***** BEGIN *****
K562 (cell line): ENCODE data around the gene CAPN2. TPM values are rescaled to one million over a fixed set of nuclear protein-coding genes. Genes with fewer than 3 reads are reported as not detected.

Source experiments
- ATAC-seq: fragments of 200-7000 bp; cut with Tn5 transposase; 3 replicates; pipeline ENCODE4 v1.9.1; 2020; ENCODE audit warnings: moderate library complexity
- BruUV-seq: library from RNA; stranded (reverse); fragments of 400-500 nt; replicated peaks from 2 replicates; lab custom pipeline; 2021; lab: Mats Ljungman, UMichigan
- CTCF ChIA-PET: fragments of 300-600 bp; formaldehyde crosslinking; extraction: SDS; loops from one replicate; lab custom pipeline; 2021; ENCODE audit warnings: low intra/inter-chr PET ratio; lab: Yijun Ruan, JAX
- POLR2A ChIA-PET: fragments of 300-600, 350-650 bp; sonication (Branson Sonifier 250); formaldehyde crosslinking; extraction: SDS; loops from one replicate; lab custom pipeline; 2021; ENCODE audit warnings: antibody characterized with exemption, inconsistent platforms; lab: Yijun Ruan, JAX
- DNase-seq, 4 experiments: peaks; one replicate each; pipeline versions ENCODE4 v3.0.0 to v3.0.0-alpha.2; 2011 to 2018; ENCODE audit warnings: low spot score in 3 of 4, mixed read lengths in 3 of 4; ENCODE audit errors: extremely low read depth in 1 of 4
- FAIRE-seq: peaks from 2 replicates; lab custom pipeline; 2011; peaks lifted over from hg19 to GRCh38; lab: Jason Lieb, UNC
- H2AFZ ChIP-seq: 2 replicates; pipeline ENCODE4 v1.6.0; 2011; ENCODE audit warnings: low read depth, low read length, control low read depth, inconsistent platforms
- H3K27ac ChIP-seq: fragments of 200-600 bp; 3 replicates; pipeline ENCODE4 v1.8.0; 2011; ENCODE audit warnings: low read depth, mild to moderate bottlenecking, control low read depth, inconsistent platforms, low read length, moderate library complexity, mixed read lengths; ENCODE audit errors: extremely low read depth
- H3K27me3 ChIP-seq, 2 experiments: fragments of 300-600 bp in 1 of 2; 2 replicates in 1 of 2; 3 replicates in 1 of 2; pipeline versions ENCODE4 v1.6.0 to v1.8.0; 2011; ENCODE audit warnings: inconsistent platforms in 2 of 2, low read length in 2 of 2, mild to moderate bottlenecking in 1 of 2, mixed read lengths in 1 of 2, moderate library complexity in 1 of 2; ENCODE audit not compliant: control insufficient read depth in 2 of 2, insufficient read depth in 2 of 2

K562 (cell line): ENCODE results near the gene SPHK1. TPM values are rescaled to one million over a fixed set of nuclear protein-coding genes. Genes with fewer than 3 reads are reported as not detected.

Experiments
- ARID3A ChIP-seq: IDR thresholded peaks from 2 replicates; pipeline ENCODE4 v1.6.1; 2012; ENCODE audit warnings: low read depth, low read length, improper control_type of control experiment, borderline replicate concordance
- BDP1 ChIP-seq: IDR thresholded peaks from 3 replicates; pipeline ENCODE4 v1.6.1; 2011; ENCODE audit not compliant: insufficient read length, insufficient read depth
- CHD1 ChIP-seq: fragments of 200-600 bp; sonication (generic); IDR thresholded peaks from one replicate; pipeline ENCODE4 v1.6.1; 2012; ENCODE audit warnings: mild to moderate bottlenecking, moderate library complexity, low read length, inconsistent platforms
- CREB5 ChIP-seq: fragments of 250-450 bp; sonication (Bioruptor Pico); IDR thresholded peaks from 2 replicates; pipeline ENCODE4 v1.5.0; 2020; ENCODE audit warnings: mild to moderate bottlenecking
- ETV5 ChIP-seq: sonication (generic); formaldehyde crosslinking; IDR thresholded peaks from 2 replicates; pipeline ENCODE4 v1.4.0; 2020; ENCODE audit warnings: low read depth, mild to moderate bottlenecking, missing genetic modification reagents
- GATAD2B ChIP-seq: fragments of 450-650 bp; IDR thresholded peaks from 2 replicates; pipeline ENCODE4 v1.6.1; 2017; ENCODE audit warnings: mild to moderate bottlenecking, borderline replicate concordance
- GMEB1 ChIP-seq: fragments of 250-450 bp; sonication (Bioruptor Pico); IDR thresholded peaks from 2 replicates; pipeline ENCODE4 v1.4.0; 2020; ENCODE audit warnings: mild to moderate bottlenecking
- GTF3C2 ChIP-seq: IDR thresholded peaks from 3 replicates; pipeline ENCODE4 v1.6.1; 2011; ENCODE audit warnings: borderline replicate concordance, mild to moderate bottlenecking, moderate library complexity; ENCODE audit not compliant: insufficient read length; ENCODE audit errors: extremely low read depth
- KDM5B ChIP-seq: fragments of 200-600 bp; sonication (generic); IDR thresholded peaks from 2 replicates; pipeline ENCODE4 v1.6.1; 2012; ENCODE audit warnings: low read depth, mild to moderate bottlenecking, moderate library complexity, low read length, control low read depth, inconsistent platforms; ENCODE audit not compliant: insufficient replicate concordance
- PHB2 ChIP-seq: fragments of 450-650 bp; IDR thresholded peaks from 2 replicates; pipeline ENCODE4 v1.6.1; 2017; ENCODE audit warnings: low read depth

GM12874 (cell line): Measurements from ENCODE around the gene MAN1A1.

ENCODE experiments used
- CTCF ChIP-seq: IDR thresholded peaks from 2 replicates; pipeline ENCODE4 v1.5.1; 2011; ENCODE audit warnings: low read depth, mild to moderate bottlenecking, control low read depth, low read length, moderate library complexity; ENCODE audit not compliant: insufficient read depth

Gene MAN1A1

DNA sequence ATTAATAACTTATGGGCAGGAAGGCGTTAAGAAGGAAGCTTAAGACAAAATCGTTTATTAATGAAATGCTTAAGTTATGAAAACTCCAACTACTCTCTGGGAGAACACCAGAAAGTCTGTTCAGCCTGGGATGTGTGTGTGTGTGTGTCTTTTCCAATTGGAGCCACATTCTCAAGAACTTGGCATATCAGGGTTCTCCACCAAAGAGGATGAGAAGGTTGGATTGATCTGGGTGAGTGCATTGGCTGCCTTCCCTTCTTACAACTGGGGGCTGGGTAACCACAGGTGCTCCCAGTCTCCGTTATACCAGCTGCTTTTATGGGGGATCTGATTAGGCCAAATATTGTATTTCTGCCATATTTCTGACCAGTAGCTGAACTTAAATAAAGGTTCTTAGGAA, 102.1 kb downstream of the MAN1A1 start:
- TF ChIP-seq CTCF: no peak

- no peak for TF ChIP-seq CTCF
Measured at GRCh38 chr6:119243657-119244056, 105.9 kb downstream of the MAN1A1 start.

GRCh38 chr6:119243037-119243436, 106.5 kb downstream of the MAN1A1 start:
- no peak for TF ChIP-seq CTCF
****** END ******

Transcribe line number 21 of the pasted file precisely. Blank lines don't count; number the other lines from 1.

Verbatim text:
- GTF3C2 ChIP-seq: IDR thresholded peaks from 3 replicates; pipeline ENCODE4 v1.6.1; 2011; ENCODE audit warnings: borderline replicate concordance, mild to moderate bottlenecking, moderate library complexity; ENCODE audit not compliant: insufficient read length; ENCODE audit errors: extremely low read depth